(This is the first part of an article which is a comment on the Interim Report of the Select Committee of Parliament for investigation of the Operations of Non-Governmental Organizations and their Impact, which was presented to parliament on December 8, 2008)
The purported aim of the committee and its report is to prevent the abuse of funds by non-governmental organisations (NGOs), a very laudable aim. If this be the actual aim there is a very easy and simple solution which is to improve the law, and the implementation of the law, relating to bribery and corruption in Sri Lanka. If there is such a huge hole in the net for catching anyone engaged in the abuse of funds that should reach the public, it is not possible to catch anyone with such a net. The very enterprise will be one that begins with absurd notions and can have only absurd results. Unfortunately, that is what this report is all about. It tries to address the possible abuse of funds by NGOs while ignoring and allowing the abuse of funds by all state agencies and all public sector institutions. This is like trying to catch a three inch sprat with a shark net thereby leaving all the big fish free; it is like trying to catch an ant in a jungle of corruption.
Good auditing is essential in preventing abuse of funds. The records of all public institutions in Sri Lanka, particularly in recent years, demonstrate careless and criminal disregard with respect for proper auditing. Let us begin with the Sri Lankan policing system, which after all is the law enforcement agency in the country.
Corruption revealed by audited accounts in the policing service
In October of this year the Auditor Generals report revealed widespread corruption in the police department regarding purchases. The buying of items such as spoons made from coconut shell which can be bought for Rs 20/- in the market and which were accounted for at Rs 200/- each; a door mat worth Rs 200/= which was accounted for at Rs 2,600/50 each; a hand towel worth Rs 20/= which was purchased at Rs. 120/= each and an electric coconut shredder worth Rs 5,500/= and which was purchased at Rs 23,500/= are among the many items which have been questioned by the Auditor Generals Department. Since these items are often bought in large quantities to serve various operations where many thousands of officers participate, the alleged fraud involves large amounts of money. For one operation alone the amount comes to Rs 5,247,584/=. When many such transactions are taken together it comes to a staggering amount.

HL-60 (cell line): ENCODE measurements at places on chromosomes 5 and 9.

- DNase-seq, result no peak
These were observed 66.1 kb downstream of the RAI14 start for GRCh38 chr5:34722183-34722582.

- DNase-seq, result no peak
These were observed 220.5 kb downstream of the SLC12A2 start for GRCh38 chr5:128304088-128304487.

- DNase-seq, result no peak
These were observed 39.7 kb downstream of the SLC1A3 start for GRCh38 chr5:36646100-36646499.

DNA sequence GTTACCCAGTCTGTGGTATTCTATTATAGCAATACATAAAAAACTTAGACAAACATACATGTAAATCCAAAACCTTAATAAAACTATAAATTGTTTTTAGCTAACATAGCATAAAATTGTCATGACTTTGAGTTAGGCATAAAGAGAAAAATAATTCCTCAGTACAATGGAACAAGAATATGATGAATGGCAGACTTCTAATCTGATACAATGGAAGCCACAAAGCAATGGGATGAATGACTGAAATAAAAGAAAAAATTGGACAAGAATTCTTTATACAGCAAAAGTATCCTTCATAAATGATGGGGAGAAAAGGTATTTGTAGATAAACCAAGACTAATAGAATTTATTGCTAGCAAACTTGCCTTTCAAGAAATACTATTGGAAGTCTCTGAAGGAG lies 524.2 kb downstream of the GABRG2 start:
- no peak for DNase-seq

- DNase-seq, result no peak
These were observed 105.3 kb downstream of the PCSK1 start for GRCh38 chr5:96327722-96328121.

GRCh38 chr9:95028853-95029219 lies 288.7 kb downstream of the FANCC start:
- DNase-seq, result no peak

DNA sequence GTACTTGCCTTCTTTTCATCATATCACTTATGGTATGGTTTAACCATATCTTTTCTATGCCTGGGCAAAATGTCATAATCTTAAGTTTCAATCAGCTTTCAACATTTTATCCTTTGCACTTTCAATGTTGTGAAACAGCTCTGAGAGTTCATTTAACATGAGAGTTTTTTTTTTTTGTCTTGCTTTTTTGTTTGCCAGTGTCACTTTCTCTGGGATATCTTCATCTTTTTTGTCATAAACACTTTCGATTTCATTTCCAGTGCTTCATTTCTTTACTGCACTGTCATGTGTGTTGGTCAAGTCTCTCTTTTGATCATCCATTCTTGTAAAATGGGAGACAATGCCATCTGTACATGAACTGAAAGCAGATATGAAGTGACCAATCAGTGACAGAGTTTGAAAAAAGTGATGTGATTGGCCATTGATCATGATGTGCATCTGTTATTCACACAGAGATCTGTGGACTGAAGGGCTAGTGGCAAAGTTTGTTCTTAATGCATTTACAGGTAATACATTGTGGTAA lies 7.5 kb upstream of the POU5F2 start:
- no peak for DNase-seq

Corruption revealed by the audits regarding the Inland Revenue Department
In September 2005 a massive fraud was revealed in the Inland Revenue Department. The alleged fraud was in the amount of Rs 3,570 million (US $ 35.70 million). According to a trade union source from the Inland Revenue Service Union, the report stated that the fraud was alleged to have taken place in the VAT Division of the IRD. The newspaper reported also that the Auditor General, when contacted for his comments admitted, That there was an audit query on the fraud alleged by the unions and a report has been submitted to Parliament but so far it had not been tabled..
Corruption revealed regarding tsunami funds
In September 2005 the Auditor General published a report concerning the numerous irregularities in tsunami reconstruction, rehabilitation and fund management. Covering the period from December 2004 to June 2005, the document is an interim report on post-tsunami activities and was presented to the Sri Lankan parliament.
The media has commented on the tough stance taken by the report, which among other things, highlights the lack of records on the collection of aid money from individuals and institutions, as well as the absence of any government scheme for the utilization of this money. The report further notes the irregular distribution of funds; in one divisional secretariat where 599 families had been recorded as being affected by the tsunami, 15,843 families received assistance.